It's Time Again To Rethink Honeywell Vs. General Electric

Includes: GE, HON
by: Pat Stout


It is time to consider General Electric over Honeywell.

General Electric outperformed from June 2015 to December 2015. Then, GE decided to increase leverage.

Since December 2015, Honeywell has trounced the performance of GE.

Might the trend reverse to favor GE?

It is time to consider General Electric (NYSE:GE) over Honeywell (NYSE:HON). A little background on prior suggestions is covered below.

Why was there a long GE, short Honeywell pick?

In June 2015, Seeking Alpha had a paired trade contest. A paired trade is long one issue and short another issue. The June 16, 2015, article picked General Electric for the long side and Honeywell for the short side. The basic premise was that GE was deleveraging and that would benefit GE shareholders.

The paired trade is more of a long-term or macro call, based upon the deleveraging at GE. Honeywell is a very good firm, however, based upon relative valuation metrics discussed above GE appears to be cheaper of the two issues.

The GE deleverage thesis changed:

In December 2015, it was suggested investors might wish to exit or hedge the long GE short HON trade, as GE was increasing leverage, thanks to its decision to repurchase shares. At this time, GE's total return was 13.53% versus Honeywell's 1.18%.

However, it now appears that GE may re-lever the balance sheet and that would reduce the cash available to shareholders. Alternatively, management may transfer more cash to former shareholders than to current shareholders. The yield of the $1.78 to $2.08 per share, expected to be used for share repurchase, would total 5.9% to 6.9% at a $30.00 stock price.

It might be time to exit the 'long GE, short Honeywell' trade or hedge the position with options. The relative dividend yield advantage has narrowed.

Did GE's Massive Share Repurchase Add Value?

GE spent $22 billion via the acquisition of its stock during 2016 while owners got $8.5 billion in dividends, per 10-K. So far in 2017, GE has acquired another $1.6 billion worth of its stock while paying investors $2.1 billion in dividends, per 10-Q.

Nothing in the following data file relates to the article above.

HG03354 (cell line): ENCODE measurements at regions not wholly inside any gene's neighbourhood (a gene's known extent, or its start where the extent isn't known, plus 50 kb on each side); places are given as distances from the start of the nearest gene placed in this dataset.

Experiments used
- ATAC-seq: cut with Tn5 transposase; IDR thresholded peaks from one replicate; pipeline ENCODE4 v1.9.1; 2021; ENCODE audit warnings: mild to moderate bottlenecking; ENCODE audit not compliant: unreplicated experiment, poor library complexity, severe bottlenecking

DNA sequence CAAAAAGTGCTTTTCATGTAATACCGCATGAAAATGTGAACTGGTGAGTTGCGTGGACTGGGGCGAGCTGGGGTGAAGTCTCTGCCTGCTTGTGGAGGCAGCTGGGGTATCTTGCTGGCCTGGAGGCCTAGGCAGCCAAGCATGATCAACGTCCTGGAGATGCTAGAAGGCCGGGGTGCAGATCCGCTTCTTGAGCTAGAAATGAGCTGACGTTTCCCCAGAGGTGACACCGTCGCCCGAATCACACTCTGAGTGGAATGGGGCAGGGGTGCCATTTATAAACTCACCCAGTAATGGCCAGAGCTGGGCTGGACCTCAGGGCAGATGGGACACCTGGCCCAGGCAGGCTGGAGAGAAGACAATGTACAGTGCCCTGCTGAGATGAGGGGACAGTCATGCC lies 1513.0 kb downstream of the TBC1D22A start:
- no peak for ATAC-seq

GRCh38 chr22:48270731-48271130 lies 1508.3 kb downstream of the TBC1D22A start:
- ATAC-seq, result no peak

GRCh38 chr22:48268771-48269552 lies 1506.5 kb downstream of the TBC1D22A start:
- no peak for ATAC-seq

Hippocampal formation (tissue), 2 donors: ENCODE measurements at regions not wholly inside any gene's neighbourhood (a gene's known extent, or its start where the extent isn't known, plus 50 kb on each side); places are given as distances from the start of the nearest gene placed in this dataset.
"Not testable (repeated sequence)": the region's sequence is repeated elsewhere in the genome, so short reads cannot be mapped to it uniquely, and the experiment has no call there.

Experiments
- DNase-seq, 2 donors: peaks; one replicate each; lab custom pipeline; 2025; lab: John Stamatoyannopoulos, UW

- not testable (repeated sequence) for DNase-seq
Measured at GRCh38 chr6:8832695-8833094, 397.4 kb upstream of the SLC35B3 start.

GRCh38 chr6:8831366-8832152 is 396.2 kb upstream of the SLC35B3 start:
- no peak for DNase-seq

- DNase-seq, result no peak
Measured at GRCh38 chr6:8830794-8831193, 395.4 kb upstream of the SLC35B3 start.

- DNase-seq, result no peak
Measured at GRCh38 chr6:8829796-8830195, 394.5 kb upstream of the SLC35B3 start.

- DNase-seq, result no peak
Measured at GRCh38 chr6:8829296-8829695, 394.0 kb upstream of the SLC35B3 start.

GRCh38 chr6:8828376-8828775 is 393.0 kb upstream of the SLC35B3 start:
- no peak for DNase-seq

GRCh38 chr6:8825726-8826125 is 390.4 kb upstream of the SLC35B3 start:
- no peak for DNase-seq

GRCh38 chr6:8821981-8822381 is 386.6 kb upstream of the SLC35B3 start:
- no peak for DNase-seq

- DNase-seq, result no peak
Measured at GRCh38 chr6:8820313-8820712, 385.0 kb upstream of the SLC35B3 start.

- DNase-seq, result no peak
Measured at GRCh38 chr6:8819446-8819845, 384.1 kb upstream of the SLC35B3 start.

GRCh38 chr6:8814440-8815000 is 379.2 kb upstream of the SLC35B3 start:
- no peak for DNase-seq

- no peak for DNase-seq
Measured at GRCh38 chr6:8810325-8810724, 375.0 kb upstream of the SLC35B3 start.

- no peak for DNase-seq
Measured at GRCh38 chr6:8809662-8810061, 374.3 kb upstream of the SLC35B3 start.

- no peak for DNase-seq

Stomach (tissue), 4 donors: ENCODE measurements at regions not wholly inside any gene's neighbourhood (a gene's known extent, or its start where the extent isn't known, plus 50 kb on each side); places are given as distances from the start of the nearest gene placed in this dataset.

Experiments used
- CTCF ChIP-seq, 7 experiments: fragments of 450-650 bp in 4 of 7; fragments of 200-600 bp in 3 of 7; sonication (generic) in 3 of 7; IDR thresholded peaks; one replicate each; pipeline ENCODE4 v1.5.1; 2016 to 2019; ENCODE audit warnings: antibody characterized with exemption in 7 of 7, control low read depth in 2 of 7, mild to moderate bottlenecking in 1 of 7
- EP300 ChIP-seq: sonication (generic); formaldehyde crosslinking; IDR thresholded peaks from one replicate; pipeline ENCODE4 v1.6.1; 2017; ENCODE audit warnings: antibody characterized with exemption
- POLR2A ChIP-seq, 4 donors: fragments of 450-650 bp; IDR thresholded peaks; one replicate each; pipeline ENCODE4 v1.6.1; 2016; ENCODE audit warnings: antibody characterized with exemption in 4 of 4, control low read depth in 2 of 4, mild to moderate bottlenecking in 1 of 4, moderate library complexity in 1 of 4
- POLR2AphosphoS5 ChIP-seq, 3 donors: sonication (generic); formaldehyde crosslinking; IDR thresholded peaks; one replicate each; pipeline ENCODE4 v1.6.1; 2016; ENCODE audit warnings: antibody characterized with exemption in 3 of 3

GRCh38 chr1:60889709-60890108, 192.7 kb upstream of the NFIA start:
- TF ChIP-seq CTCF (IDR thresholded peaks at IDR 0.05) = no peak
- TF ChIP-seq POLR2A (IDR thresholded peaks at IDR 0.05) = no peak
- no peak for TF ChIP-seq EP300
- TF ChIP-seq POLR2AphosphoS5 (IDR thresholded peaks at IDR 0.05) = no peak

Unfortunately, the chart below shows the total return for GE investors while it spent over $23 billion repurchasing shares since December 2015 compared to the total return of Honeywell.

GE Total Return Price Chart

GE Total Return Price data by YCharts

Honeywell has returned 33.86% and has trounced the performance of GE that has declined 3.66%. In fact, GE's share price is lower today than it was on December 9, 2015, when it closed at $30.47; it is currently trading at $28.00.

Judging from the share price performance, it would appear that GE investors wanted the cash, as they have hit the bid sending the share price lower.

The Case for GE over Honeywell:

Given the massive outperformance of Honeywell over General Electric since December 2015, it is time to revisit and reconsider GE.

GE's 3.35% dividend yield appears attractive at current levels compared to Honeywell's 1.91% dividend yield.

GE's 3.35% dividend yield exceeds the 10-Year US Treasury yield, currently at 2.33%, by 102 basis points.

Dividend Yield:

GE Dividend Yield (<a href=

GE Dividend Yield (TTM) data by YCharts

Market Capitalization:

Since December 9, 2015, the market capitalization of GE has fallen over 20%, while Honeywell has increased its market capitalization by over 28%.

GE Market Cap Chart

GE Market Cap data by YCharts

Return on Assets

Since December 2015, GE's return on assets has increased while Honeywell's has declined. It should be noted that Honeywell's return on assets far exceeds that of GE's. However, the trend is in GE's favor.

GE Return on Assets (<a href=

GE Return on Assets (TTM) data by YCharts


GE offers a higher dividend yield than Honeywell, and that could be of interest to income-seeking investors. GE's return on assets has ticked higher while Honeywell's has ticked lower. Honeywell is a well-run firm, but GE appears to be slowly turning around. Should GE's return on assets continue its upward trend, then shareholders could be well rewarded. In the meantime, they can collect the 3.35% dividend yield while the turnaround takes shape. Should GE revise its capital allocation away from share repurchases and towards dividends, then GE's investors may again see the light.

What are your thoughts?

Disclosure: I am/we are long GE.

I wrote this article myself, and it expresses my own opinions. I am not receiving compensation for it (other than from Seeking Alpha). I have no business relationship with any company whose stock is mentioned in this article.

Additional disclosure: Also short puts and looking to sell calls. Option positions may change depending upon market conditions.